"Investigations continue, but it seems likely that the gorillas were killed for food," he added. "We do not suspect that body parts have been taken as trophies or for sale on the black market."
The dead gorilla was identified as an 18-year-old silverback known as Karema. The name means "handicapped"—the male had lost his left hand, most likely to a poacher's snare, Ngobobo noted.
Karema was used to the presence of humans, because he was part of a group visited regularly by tourists before civil war broke out in the DRC in 1996.
"He died at the hands of a species he trusted completely," Ngobobo said.
The gruesome dismemberment echoed human atrocities in neighboring Rwanda during ethnic massacres in 1994, Ngobobo added.
"This terrible act was done to humans during the Rwandan genocide," he wrote in his blog.
The rebel group blamed for the slaughter is the Rally for Congolese Democracy-Goma (RCD-Goma), about 2,000 men led by Laurent Nkunda. Nkunda is wanted by the Congolese government for war crimes and crimes against humanity.
Last year, another rebel militia—the Mai Mai—was responsible for butchering hundreds of hippos along the shores of Lake Edward, also in Virunga National Park.
Since then, the DRC has completed its first democratic elections in more than 40 years, raising hopes of lasting peace in the war-ravaged country.
"The elections went remarkably well, all things considered," said Ian Redmond, chief consultant for the United Nations-led Great Apes Survival Project. "But there is the odd rebel faction which still hasn't accepted this."
But there are now good prospects of a peace deal between RCD-Goma and the government, he added.
In the meanwhile, conservation groups are calling on the international community to take immediate action to prevent further gorilla deaths.
The groups have also asked the United Nations to give extra support to Virunga's overburdened park wardens, 97 of whom have been killed in the park since 1996.
The wardens weren't able to protect the two slain mountain gorillas because heavily armed rebels had overrun ranger posts, Redmond said.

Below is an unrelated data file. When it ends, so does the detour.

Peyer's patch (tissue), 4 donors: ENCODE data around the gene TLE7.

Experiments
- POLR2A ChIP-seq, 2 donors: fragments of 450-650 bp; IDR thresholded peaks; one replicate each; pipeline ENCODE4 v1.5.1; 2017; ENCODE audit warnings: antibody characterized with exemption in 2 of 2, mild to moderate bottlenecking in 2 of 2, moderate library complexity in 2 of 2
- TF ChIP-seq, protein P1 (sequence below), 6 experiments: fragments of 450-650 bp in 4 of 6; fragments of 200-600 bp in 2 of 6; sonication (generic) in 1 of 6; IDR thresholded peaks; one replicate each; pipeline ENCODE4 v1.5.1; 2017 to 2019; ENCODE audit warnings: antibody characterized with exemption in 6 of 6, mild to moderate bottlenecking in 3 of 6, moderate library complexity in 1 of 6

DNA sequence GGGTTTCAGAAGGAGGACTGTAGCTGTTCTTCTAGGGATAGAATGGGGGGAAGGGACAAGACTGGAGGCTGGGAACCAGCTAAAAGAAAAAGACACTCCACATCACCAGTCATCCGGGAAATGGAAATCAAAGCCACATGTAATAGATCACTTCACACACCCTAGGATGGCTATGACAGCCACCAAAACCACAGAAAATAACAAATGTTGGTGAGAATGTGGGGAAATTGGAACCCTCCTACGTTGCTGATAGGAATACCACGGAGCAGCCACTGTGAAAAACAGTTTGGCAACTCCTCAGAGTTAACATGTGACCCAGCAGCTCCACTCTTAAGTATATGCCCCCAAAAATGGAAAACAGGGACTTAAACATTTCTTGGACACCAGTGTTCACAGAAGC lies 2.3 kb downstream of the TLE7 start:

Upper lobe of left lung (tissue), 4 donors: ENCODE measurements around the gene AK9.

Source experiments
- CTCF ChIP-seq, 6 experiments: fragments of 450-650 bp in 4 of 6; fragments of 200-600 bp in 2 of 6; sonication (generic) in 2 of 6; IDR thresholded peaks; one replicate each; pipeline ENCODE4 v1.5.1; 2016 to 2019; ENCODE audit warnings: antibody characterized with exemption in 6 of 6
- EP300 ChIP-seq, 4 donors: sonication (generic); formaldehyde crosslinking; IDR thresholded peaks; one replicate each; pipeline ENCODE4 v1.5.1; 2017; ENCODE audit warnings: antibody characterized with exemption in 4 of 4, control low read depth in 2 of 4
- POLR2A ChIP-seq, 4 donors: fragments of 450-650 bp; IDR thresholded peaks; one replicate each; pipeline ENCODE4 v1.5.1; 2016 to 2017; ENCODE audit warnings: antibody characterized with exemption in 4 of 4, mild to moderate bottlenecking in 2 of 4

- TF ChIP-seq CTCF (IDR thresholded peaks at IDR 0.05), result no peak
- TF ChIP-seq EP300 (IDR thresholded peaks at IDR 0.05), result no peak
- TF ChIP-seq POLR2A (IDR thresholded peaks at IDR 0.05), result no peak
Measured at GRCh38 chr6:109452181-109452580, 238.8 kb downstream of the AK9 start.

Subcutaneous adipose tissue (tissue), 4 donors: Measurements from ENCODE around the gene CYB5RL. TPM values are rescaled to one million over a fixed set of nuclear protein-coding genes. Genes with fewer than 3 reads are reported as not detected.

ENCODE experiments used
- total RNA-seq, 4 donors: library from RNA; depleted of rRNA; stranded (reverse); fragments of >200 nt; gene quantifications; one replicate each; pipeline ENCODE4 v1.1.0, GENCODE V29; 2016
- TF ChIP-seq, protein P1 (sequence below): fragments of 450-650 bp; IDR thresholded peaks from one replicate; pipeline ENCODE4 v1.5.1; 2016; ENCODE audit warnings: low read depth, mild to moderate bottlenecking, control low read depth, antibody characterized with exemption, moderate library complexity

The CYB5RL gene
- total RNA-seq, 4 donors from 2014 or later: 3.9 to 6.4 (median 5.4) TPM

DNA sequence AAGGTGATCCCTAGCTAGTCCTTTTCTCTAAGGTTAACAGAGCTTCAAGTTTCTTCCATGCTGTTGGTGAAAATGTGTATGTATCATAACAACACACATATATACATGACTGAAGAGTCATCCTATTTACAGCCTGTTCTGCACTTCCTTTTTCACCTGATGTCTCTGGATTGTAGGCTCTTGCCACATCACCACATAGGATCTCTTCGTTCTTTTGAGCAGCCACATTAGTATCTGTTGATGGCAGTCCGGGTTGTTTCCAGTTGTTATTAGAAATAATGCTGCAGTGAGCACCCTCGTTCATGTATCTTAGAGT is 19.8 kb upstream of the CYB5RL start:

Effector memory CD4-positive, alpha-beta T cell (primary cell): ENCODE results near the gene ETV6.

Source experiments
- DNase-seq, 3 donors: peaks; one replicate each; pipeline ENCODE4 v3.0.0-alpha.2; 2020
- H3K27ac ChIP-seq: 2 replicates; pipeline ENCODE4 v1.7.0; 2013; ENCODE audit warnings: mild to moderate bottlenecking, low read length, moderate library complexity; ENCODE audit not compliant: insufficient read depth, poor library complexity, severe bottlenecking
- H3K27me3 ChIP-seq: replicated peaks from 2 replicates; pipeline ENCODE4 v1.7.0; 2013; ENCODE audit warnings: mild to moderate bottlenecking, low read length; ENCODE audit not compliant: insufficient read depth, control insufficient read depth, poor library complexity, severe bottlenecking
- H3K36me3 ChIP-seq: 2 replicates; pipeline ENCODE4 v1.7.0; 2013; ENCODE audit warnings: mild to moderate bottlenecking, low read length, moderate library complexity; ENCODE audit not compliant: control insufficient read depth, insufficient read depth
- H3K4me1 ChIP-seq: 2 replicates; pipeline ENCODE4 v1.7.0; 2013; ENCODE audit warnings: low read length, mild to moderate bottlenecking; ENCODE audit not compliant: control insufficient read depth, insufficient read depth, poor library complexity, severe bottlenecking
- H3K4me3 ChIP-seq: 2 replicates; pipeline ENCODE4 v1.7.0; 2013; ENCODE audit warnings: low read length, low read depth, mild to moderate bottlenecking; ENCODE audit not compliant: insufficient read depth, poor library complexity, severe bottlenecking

"The rangers might be well equipped for tackling poachers—but not when the poachers are well-trained, well-armed military," he said.
He pointed out that completely wild gorillas aren't difficult to hunt in the first place, because they leave a clear trail in the forest.
"But [the two killed] gorillas grew up in groups that are habituated for tourism, which means that they are very easy to kill," he said.
Tourism has been crucial to the successful conservation of Virunga's population over the past 25 years, he added. Numbers are up to about 380 from 240 in the late 1970s, when Redmond first visited the region.
"But tourism carries a risk that if you can no longer protect the gorillas, then they are very vulnerable," he said. "These rebels could continue munching their way through all these habituated groups, which would be catastrophic. Every individual is nearly a quarter of a percent of the population."
Even if the rebels eventually move out of the gorilla forests, Redmond added, "then the international support would be for rebuilding, because all the ranger posts have been looted and a lot of damage has been done."
African conservationist Richard Leakey, credited with helping to end the slaughter of elephants in Kenya in 1980s, said in a statement: "The survival of these last remaining mountain gorillas should be one of humanity's greatest priorities.
"Their future lies with a small number of very brave rangers, risking their lives with very little support from the outside world."
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